Myelodysplastic/Myeloproliferative Neoplasm, Unclassifiable (MDS/ MPN-UC) (also known as mixed myeloproliferative/ myelodysplastic syndrome, unclassifiable and overlap syndrome, unclassifiable) shows features of both myeloproliferative disease and myelodysplastic disease but does not meet the criteria for any of the other MDS/MPN entities.
Diagnostic criteria for MDS/MPN-UC can be either:
- The combination of four sets of criteria (a–d):
- Clinical, laboratory, and morphologic features of myelodysplastic syndrome (MDS) (e.g., refractory anemia, refractory anemia with ringed sideroblasts, refractory cytopenia with multilineage dysplasia, and refractory anemia with excess of blasts) with fewer than 20% blasts in the blood and bone marrow. (Refer to the PDQ summary on Fatigue for more information on anemia.)
- Prominent myeloproliferative features, e.g. platelet count greater than 600 × 109/L associated with megakaryocytic proliferation, or white blood cell count greater than 13.0 × 109/L with or without splenomegaly.
- No history of an underlying chronic myeloproliferative disorder (CMPD), MDS, or recent cytotoxic or growth factor therapy that could cause the myelodysplastic or myeloproliferative features.
- No Philadelphia chromosome or BCR/ABL fusion gene, del(5q), t(3;3)(q21;q26), or inv(3)(q21q26).
- Mixed myeloproliferative and myelodysplastic features that cannot be assigned to any other category of MDS, CMPD, or MDS/MPN.
Clinical characteristics of MDS/MPN-UC include the following:
- Features of both MDS and CMPD.
The incidence and etiology of MDS/MPN-UC are unknown.
Laboratory features typically include anemia and dimorphic erythrocytes on the peripheral blood smear. Thrombocytosis (platelet count >600 × 109/L) or leukocytosis (white blood cell count >13 × 109/L) are present. Neutrophils may exhibit dysplastic features, and giant or hypogranular platelets may be present. Blasts make up less than 20% of the white blood cells and of the nucleated cells of the bone marrow. The bone marrow is hypercellular and may exhibit proliferation in any or all of the myeloid lineages. Dysplastic features are present in at least one cell line.
No cytogenetic or molecular findings are available that are specific for MDS/MPN-UC. In one small series, six of nine patients (those with ringed sideroblasts associated with marked thrombocytosis [RARS-T]) showed a JAK2 V617F mutation causing constitutive activation of the JAK2 tyrosine kinase (a mutation also commonly observed in patients with polycythemia vera, essential thrombocythemia, and idiopathic myelofibrosis). Because of its rare occurrence, the prognosis and predictive factors are unknown.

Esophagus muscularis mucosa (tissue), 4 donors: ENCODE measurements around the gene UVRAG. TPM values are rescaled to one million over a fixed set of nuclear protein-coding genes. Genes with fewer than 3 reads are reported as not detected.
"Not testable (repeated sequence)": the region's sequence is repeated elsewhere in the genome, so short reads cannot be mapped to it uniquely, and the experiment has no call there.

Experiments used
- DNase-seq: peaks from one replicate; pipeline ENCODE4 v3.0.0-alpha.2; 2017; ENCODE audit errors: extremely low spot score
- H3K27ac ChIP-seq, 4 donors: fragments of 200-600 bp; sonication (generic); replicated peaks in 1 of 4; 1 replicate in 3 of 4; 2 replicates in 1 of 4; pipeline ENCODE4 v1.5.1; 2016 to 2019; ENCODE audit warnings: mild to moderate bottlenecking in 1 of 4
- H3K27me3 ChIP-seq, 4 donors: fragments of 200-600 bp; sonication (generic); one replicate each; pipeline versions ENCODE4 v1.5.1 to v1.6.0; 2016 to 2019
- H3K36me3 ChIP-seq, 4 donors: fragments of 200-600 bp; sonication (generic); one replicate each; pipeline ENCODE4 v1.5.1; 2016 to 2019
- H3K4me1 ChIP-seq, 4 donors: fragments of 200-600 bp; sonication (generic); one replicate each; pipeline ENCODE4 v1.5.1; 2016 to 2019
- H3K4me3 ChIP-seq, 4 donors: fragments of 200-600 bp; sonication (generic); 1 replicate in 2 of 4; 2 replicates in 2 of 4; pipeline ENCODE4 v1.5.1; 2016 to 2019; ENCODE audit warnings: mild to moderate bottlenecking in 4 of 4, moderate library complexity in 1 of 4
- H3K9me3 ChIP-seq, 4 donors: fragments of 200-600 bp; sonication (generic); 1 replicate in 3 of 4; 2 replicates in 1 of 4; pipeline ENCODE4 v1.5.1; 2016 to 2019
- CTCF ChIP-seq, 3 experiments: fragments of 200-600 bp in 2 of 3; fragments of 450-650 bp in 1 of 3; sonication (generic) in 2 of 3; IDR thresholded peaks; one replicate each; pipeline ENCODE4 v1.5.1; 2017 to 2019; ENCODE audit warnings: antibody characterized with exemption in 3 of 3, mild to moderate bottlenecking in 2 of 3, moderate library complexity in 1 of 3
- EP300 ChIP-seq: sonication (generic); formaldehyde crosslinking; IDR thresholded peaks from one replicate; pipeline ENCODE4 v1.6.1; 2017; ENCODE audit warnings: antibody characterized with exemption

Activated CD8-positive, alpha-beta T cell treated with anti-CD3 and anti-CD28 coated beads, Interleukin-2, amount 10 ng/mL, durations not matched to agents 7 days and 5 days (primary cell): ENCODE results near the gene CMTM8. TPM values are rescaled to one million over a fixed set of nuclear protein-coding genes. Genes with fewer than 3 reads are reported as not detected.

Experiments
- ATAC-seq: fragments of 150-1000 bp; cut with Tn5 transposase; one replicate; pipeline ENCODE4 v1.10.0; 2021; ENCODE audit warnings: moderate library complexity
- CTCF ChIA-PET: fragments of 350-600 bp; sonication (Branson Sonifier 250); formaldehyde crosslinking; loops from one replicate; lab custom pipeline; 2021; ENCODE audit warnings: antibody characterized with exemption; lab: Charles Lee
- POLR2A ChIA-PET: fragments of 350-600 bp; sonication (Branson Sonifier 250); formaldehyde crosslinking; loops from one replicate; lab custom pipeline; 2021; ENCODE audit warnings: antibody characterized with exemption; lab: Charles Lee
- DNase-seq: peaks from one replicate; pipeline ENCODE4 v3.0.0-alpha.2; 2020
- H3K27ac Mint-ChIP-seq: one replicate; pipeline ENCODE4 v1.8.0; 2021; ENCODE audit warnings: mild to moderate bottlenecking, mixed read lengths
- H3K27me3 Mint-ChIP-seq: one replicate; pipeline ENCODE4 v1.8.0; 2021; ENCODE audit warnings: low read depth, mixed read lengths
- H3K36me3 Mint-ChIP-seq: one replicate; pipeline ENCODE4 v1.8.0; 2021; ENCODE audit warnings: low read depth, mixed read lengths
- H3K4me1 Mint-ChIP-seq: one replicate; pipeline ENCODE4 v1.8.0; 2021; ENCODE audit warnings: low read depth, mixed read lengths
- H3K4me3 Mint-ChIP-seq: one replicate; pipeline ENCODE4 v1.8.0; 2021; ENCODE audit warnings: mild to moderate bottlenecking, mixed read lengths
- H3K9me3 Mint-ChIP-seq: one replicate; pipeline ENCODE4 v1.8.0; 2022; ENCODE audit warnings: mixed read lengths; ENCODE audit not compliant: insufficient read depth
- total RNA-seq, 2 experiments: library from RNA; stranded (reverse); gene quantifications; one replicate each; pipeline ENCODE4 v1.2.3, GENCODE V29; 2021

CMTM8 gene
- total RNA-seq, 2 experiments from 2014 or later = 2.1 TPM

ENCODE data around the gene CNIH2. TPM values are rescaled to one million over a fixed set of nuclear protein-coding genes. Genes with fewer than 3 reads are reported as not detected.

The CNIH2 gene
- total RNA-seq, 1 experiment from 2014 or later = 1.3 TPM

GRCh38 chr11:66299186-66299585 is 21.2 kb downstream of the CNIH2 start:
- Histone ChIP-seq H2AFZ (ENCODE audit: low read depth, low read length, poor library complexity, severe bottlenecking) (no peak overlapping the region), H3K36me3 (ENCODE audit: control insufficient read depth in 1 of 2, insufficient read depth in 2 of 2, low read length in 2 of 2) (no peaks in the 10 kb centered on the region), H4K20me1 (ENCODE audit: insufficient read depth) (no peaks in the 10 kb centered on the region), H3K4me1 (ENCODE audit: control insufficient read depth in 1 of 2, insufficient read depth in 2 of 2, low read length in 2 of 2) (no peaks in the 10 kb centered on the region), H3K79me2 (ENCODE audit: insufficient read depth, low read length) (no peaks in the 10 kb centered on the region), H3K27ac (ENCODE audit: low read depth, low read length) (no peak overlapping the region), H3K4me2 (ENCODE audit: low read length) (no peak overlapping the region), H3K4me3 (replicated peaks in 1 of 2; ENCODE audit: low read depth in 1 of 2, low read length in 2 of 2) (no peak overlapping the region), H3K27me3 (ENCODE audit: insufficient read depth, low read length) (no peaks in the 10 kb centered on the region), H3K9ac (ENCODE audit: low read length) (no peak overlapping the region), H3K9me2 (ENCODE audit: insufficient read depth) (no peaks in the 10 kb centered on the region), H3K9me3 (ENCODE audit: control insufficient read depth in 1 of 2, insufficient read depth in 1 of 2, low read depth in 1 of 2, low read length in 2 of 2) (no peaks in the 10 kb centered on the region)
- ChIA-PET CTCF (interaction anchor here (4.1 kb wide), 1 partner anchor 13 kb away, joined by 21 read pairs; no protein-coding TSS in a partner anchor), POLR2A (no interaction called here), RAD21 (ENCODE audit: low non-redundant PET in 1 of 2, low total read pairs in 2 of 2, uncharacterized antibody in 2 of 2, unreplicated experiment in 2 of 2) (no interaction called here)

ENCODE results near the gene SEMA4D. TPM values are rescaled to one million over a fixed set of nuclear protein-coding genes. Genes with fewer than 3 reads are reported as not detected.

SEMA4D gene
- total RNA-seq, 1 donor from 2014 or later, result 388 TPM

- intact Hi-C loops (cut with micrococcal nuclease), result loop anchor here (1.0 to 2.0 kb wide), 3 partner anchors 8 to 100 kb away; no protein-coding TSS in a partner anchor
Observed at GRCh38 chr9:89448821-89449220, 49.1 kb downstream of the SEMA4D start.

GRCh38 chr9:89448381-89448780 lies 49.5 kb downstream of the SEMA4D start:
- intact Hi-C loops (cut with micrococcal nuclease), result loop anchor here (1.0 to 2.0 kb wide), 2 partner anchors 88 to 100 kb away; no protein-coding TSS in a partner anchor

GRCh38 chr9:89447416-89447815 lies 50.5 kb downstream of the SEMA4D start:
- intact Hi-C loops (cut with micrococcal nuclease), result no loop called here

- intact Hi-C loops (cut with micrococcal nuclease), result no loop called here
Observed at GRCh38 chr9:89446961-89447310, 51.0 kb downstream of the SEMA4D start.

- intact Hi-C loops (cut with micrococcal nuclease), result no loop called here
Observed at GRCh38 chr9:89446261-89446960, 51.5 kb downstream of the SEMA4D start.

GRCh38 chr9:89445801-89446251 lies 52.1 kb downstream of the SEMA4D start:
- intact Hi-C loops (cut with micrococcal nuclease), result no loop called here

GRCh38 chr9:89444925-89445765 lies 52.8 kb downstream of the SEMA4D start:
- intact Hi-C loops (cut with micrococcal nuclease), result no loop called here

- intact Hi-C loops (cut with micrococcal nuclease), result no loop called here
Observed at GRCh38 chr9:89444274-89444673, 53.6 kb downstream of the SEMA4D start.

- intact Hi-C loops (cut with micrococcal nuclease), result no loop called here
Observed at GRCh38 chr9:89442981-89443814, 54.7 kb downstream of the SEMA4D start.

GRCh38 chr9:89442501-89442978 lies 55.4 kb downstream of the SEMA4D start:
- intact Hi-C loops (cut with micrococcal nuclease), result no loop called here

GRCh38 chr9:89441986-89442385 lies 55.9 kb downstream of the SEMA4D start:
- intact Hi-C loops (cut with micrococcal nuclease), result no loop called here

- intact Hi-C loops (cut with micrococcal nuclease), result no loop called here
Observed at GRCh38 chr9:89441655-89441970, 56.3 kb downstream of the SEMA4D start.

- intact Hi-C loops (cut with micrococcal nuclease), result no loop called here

Adult patients with MDS/MPN associated with platelet-derived growth factor receptor gene rearrangements are candidates for imatinib mesylate at standard dosages. Because of its rare occurrence, the literature only minimally addresses other treatment options for MDS/MPN-UC. Supportive care involves treating cytopenias and infection as necessary.
Current Clinical Trials
Check for U.S. clinical trials from NCI's list of cancer clinical trials that are now accepting patients with myelodysplastic/myeloproliferative neoplasm, unclassifiable. The list of clinical trials can be further narrowed by location, drug, intervention, and other criteria.
General information about clinical trials is also available from the NCI Web site.
- Orazi A, Germing U: The myelodysplastic/myeloproliferative neoplasms: myeloproliferative diseases with dysplastic features. Leukemia 22 (7): 1308-19, 2008. [PUBMED Abstract]
- Szpurka H, Tiu R, Murugesan G, et al.: Refractory anemia with ringed sideroblasts associated with marked thrombocytosis (RARS-T), another myeloproliferative condition characterized by JAK2 V617F mutation. Blood 108 (7): 2173-81, 2006. [PUBMED Abstract]
- U.S. Food and Drug Administration: FDA approves imatinib mesylate (Gleevec) as a single agent for the treatment of multiple indications. Rockville, Md: Food and Drug Administration, Center for Drug Evaluation and Research, Office of Oncology Drug Products (OODP), 2006. Available online. Last accessed February 07, 2012.